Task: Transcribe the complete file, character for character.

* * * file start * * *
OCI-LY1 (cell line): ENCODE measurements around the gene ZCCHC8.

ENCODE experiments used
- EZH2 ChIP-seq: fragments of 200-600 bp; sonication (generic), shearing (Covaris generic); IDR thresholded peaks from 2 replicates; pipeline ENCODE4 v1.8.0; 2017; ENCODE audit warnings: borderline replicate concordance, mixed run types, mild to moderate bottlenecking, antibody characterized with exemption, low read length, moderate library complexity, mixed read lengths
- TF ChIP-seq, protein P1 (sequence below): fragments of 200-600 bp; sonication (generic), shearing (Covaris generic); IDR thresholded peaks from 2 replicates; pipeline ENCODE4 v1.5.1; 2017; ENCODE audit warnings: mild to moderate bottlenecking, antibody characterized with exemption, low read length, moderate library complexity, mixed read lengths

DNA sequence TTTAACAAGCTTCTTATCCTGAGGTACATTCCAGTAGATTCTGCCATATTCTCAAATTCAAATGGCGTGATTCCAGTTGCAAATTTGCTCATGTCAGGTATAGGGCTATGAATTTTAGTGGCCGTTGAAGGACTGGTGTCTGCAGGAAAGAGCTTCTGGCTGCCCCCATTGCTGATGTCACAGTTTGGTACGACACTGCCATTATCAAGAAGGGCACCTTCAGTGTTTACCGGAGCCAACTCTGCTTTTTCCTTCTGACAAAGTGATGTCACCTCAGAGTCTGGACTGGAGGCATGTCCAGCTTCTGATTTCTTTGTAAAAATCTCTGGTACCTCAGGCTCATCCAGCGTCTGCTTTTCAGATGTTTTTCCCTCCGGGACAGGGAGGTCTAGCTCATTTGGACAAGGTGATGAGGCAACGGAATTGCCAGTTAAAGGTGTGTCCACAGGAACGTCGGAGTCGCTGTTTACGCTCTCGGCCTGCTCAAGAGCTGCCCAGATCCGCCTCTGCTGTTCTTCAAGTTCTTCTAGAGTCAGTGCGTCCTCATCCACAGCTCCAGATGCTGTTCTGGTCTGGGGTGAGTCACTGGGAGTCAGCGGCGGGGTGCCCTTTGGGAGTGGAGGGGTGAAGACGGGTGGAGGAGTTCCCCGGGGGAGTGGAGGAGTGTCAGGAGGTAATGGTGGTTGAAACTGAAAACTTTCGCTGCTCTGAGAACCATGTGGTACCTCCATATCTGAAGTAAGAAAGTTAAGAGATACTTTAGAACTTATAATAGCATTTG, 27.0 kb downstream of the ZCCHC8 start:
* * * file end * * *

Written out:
OCI-LY1 (cell line): ENCODE measurements around the gene ZCCHC8.

ENCODE experiments used
- EZH2 ChIP-seq: fragments of 200-600 bp; sonication (generic), shearing (Covaris generic); IDR thresholded peaks from 2 replicates; pipeline ENCODE4 v1.8.0; 2017; ENCODE audit warnings: borderline replicate concordance, mixed run types, mild to moderate bottlenecking, antibody characterized with exemption, low read length, moderate library complexity, mixed read lengths
- TF ChIP-seq, protein P1 (sequence below): fragments of 200-600 bp; sonication (generic), shearing (Covaris generic); IDR thresholded peaks from 2 replicates; pipeline ENCODE4 v1.5.1; 2017; ENCODE audit warnings: mild to moderate bottlenecking, antibody characterized with exemption, low read length, moderate library complexity, mixed read lengths

DNA sequence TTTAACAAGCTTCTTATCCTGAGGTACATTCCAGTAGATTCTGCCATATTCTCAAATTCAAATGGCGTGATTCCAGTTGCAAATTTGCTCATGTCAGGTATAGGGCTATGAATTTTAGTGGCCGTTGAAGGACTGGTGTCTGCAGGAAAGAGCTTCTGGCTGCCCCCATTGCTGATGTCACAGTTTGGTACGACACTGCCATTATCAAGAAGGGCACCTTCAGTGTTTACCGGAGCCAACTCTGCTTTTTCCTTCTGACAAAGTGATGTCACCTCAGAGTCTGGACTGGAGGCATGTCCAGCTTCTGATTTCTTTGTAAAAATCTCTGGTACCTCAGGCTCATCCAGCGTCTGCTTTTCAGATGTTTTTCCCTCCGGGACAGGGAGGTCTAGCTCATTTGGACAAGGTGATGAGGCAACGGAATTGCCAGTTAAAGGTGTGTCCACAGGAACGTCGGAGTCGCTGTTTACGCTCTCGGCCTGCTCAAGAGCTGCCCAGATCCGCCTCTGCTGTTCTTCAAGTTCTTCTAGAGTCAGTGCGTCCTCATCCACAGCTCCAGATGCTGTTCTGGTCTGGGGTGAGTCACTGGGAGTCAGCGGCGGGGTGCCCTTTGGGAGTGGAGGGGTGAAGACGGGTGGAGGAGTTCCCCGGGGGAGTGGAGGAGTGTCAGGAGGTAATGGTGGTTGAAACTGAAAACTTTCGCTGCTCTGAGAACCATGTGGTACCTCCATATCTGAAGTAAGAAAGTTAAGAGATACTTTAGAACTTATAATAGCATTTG, 27.0 kb downstream of the ZCCHC8 start: